Should you get a dog?

I presume many of you are like this: People in your everyday life start to figure out that you’re kind of… dog crazy. And so they ask you lots of questions (even if you’re, like me, not the most experienced dog owner). Lately, I’ve been getting lots of questions along this line: “Should I get a dog??”

Obviously, this is a big, personal decision, and it should be made with careful deliberation, but here are some of the things I tend to tell people when they say they want a dog.

Watching bugs
Baby Laszlo! Our former foster.

Instead of making a negative list (don’t get a dog if you’re X, Y, Z), here’s a positive spin on the question:

You should go ahead and adopt that dog if…

You have some ample room in your budget.

Dogs are expensive. Beyond the cost of the puppy or the adoption fee, prepare yourself for about 10–15+ years of care, including food, general accessories, routine vet care, emergency vet care, monthly preventives, boarding, grooming, etc. Seasoned dog owners can regale you with eye-popping stories of how much their dogs have cost them, and the super-organized ones can even share monthly budgets with you (e.g., the House of Two Bows). Also keep in mind that the bigger the dog, the more costly it will be.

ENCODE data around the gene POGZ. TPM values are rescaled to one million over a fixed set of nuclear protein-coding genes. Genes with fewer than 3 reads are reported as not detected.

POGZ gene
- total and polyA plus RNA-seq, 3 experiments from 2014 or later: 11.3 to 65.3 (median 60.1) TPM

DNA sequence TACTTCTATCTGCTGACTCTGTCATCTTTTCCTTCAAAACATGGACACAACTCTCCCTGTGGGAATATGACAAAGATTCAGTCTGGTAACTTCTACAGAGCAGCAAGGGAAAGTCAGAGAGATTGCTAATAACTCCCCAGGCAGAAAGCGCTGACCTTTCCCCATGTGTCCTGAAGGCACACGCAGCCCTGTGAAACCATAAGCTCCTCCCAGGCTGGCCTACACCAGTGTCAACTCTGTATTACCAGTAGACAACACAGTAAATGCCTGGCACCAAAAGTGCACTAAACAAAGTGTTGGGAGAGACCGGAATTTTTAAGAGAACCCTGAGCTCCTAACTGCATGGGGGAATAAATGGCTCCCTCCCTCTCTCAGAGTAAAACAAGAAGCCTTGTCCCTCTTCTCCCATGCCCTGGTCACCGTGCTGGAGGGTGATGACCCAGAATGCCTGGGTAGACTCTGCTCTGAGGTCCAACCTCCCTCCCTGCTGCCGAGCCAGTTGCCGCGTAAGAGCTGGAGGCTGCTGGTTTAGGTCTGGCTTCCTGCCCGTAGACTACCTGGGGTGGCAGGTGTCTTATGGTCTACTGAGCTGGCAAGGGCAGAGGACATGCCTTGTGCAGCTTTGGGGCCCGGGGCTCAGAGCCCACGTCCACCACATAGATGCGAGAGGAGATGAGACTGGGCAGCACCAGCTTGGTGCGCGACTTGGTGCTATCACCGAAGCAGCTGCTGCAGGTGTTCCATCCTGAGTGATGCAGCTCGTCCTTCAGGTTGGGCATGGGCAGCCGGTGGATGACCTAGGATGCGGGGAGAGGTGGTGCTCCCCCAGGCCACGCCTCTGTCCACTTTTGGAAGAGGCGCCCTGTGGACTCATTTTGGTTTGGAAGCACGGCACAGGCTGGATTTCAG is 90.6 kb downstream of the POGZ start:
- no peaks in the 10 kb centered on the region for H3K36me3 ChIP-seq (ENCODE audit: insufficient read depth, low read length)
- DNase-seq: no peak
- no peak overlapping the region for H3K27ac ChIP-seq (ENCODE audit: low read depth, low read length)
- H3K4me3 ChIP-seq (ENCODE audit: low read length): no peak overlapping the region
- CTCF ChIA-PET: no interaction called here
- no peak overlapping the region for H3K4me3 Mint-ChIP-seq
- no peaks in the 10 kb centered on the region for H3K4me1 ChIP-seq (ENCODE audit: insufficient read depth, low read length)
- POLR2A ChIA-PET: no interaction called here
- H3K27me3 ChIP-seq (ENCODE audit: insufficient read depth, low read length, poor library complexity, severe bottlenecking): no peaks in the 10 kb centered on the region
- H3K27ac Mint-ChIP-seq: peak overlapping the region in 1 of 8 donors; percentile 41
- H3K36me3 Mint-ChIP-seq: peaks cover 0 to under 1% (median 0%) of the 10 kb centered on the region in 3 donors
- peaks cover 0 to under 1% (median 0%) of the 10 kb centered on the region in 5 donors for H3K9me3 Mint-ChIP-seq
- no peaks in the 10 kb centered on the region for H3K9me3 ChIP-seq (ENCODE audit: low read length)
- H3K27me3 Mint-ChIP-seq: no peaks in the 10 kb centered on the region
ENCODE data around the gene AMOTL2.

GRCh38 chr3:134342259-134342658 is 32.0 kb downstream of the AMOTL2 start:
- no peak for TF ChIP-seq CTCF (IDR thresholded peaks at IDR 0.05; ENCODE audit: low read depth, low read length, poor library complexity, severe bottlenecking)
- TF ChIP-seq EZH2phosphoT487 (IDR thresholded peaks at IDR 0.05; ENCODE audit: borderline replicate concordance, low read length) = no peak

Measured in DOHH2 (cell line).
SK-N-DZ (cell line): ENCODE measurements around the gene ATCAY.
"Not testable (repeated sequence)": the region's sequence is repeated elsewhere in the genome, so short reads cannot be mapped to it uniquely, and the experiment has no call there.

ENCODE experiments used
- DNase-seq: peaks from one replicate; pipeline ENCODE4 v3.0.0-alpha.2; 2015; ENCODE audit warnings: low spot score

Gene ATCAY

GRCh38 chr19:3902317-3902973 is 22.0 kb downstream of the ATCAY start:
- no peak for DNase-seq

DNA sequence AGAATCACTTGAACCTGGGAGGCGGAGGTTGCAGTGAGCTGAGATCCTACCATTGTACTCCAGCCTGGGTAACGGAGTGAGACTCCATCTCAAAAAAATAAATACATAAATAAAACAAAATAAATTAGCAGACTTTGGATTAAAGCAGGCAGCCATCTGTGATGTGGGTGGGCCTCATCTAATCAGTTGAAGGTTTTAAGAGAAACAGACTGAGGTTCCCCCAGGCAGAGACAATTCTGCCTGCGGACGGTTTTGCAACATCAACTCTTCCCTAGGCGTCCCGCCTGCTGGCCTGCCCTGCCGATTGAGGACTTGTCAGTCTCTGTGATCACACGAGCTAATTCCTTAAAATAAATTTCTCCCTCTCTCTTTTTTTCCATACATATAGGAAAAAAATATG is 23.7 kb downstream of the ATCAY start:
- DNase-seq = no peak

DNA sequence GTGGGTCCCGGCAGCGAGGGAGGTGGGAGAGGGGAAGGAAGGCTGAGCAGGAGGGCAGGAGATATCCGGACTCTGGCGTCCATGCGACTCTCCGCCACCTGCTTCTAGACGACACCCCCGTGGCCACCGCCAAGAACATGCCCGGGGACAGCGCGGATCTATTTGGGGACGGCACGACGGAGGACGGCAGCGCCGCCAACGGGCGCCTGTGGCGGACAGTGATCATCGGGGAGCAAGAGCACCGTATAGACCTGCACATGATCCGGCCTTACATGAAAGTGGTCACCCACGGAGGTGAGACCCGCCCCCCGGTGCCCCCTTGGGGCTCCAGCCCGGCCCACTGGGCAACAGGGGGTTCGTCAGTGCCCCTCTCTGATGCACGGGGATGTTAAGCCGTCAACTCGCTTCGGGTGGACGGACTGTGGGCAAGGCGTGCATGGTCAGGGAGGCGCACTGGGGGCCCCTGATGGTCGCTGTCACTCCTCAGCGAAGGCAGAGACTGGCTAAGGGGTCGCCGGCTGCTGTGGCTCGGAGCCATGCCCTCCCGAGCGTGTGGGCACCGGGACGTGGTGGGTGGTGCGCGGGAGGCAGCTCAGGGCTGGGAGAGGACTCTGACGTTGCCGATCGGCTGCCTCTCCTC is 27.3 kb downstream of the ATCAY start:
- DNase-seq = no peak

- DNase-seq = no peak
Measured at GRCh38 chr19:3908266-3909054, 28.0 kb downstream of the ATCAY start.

You are OK with being (relatively) tied down.

Late nights on the town and spontaneous trips are not going to happen as much for you anymore. You have a dog that you have to get home to! Even just planning for vacations takes much more effort. If you’re like us, you will strive to mainly travel to places that are dog-friendly, and if they’re not, you’ll coerce generous family and friends to dog-sit for you (or cough up a hefty sum for a reputable, non-terrifying kennel).

Your children don’t require a ton of maintenance.

This might sound callous, but I am always a bit flabbergasted by people who adopt puppies or dogs when they have very young children at home. (I recently saw an acquaintance on Facebook announce that she was adopting a puppy, and she has three kids under the age of 5. MADNESS!) It is a pleasant, all-American image — little kids playing with a puppy who will grow up with them and be their lifelong friend — but in reality, adding a puppy to the mix is kind of like adding another baby. Are you ready for that? Granted, some people might be, and that’s great, but don’t underestimate the amount of work you are creating for yourself. And speaking from childhood experience, your cute, persuasive kids may PROMISE you that they are going to do EVERYTHING for the new puppy, but that sheen will wear off in a few weeks, and then you’ll be the one doing all the walking, feeding, training, and poop-scooping for the next 10–15 years…

You are ready and willing to spend time training (and then re-training).

Dogs aren’t born knowing what humans expect of them. They are very smart and adaptable, yes, but they have to learn what you want them to do. And this, naturally, takes LOTS of repetition and patience. Are you willing to work on teaching your dog on a daily basis? Are you willing to go to an obedience class or seek the help of a trainer or behaviorist for more serious issues?